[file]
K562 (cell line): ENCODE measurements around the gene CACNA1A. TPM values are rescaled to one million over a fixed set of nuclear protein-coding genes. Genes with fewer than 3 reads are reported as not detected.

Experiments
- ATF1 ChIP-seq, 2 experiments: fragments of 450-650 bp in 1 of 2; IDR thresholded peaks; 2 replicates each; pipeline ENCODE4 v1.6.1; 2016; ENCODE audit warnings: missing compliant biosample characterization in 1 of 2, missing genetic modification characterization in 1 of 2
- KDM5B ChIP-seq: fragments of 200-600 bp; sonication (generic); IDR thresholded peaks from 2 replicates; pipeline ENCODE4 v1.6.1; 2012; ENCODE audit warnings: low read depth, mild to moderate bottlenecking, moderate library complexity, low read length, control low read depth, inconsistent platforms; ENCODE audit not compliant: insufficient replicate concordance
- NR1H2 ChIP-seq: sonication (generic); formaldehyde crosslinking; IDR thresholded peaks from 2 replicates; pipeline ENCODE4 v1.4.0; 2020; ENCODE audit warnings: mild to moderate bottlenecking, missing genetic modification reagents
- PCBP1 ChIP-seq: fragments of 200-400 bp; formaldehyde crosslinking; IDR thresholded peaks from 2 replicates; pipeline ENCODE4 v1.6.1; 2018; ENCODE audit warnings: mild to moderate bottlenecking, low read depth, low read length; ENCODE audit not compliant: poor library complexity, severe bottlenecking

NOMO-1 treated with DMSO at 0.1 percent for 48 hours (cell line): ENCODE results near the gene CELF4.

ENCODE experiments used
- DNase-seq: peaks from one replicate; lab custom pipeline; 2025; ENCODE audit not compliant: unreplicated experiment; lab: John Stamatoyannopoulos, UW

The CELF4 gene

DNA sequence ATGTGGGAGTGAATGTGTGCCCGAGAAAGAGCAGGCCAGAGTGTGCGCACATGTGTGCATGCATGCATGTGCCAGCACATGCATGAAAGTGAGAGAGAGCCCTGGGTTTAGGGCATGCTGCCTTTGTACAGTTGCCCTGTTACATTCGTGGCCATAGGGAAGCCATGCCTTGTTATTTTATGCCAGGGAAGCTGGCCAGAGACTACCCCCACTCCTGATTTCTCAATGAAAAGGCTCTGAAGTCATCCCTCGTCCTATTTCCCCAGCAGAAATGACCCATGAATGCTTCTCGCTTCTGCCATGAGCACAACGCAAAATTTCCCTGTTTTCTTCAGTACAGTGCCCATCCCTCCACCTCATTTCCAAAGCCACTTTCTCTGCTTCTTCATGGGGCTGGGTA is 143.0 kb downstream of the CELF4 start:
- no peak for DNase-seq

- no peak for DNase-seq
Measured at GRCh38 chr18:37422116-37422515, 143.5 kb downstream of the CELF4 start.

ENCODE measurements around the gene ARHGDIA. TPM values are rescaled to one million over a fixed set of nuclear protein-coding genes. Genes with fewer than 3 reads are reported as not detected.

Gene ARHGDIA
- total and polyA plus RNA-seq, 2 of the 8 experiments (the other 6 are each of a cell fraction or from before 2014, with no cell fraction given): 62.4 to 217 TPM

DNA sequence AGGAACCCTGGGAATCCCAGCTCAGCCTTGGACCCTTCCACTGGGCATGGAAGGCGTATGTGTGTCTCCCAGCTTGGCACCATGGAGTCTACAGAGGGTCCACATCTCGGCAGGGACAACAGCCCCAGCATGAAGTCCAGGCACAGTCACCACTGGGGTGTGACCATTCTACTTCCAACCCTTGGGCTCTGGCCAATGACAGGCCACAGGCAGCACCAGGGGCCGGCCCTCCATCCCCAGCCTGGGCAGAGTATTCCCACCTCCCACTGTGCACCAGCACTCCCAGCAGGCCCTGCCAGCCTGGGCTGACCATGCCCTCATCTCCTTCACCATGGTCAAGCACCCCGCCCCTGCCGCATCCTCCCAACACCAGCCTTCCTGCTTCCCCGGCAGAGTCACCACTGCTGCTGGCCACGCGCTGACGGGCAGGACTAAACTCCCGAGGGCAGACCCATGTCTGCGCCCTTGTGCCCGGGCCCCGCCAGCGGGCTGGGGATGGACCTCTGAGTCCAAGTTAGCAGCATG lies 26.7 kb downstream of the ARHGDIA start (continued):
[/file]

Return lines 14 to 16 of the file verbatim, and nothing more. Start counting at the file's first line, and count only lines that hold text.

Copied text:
Measured at GRCh38 chr18:37422116-37422515, 143.5 kb downstream of the CELF4 start.

ENCODE measurements around the gene ARHGDIA. TPM values are rescaled to one million over a fixed set of nuclear protein-coding genes. Genes with fewer than 3 reads are reported as not detected.

Gene ARHGDIA